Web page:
You’ve probably been sleeping since the last full moon if you aren’t already bombarded with Karva Chauth-related activity. Observers are picking their outfits, preparing a feast and sending out invites. If you’re not aware of what it means, you’ve come to the right place. Karva Chauth is a one-day festival that is celebrated by many Hindu women, four days after the full moon in the month Kartik (according to the Hindu calendar). Like a lot of Hindu festivals, Karva Chauth is celebrated according to the astronomical positions of the moon, and does not rely on the Gregorian calendar.
Historically, Karva Chauth started off in the northern part of India. Back then, Hindu soldiers were fighting the incoming Mughals. With their husbands away from home, many women planned meetings for prayers. They would often dress up and cook special dishes to celebrate. The point of the prayers was to keep their husbands safe from the enemy.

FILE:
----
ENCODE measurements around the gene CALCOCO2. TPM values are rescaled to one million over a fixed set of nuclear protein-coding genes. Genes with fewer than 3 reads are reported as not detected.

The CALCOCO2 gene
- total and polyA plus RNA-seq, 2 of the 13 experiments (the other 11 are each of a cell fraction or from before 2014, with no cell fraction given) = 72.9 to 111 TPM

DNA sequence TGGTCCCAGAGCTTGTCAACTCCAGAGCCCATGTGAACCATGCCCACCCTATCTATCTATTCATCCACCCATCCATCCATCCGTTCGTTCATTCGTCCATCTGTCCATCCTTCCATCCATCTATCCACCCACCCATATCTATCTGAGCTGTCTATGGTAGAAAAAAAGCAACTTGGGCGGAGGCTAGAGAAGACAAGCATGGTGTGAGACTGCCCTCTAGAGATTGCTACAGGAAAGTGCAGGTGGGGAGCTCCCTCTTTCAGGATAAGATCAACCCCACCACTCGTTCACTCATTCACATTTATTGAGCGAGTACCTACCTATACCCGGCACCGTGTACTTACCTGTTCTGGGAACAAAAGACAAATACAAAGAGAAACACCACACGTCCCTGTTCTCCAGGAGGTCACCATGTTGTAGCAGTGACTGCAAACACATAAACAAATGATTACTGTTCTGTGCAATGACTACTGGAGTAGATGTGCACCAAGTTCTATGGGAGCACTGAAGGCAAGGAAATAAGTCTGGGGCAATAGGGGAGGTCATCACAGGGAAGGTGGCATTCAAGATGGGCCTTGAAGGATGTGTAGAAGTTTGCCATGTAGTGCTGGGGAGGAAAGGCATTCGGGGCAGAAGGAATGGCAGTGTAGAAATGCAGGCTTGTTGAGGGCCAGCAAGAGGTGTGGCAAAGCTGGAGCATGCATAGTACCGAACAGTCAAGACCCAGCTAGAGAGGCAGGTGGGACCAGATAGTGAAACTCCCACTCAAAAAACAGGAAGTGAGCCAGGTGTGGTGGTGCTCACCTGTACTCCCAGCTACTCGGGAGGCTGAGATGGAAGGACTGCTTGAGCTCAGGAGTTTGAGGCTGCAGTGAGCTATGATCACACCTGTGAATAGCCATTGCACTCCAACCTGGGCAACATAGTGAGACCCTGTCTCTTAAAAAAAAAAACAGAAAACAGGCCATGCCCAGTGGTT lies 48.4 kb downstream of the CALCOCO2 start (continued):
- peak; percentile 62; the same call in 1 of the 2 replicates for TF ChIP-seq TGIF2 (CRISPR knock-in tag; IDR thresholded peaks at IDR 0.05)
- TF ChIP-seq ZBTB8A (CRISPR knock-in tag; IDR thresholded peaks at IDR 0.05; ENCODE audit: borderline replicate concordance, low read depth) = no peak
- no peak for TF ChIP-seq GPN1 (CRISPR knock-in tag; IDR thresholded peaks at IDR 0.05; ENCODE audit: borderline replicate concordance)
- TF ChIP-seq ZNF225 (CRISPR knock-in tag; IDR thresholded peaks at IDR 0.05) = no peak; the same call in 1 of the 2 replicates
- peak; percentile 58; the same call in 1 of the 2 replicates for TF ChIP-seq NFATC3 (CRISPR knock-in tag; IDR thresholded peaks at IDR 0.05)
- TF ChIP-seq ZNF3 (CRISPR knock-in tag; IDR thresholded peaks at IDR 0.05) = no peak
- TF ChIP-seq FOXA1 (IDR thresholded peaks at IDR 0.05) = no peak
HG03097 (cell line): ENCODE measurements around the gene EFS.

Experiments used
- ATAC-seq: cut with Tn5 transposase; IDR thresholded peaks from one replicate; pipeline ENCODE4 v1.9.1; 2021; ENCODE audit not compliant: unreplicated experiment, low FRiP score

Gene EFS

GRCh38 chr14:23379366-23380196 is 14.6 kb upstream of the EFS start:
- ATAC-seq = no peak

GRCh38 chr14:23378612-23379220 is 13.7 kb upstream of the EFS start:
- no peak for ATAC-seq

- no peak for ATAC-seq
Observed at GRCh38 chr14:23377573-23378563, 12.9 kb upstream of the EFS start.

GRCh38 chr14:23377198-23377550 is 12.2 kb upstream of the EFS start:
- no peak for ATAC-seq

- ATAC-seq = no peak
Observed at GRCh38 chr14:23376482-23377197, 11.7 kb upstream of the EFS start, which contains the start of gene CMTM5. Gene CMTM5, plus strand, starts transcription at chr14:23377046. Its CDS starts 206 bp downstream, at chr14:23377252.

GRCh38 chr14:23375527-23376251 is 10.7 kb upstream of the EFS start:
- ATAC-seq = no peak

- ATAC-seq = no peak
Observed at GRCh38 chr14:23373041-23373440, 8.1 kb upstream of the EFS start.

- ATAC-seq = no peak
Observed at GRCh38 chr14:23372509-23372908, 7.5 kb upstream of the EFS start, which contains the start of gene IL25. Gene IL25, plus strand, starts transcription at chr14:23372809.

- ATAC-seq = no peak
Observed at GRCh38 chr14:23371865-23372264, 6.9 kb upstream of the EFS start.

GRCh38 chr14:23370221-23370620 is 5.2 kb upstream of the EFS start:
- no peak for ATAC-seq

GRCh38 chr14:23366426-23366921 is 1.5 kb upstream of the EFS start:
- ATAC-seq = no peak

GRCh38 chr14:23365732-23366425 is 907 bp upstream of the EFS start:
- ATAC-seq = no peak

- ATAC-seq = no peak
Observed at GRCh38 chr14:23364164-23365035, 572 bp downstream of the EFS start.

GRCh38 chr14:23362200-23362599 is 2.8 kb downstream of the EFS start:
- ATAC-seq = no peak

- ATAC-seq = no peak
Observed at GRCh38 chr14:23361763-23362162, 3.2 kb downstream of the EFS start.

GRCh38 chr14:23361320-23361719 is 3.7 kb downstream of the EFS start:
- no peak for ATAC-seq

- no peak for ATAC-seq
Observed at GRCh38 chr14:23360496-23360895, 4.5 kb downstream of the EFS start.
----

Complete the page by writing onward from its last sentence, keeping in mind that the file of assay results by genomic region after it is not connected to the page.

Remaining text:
Legend has it that during the period of Mahabhrata, Draupadi observed a fast, followed by Krishna’s advice, for the safe return of Arjun.
October 27 is the date for Karva Chauth this year. For married Hindu women, especially in North India, it is a significant festival. Traditionally, women maintain a day-long fast known as nirjala. This means they’ll have neither water nor any food. The festival goes with the belief of ensuring the safety and long life of their husbands.
While intended for married women, unmarried women can indulge in the festivities as well, in honour of their future husbands. Women celebrating Karva Chauth, break their fast only after they offer their prayers to the moon. During the ceremony, they are dressed in their best traditional attire and often sing songs around Karva Chauth.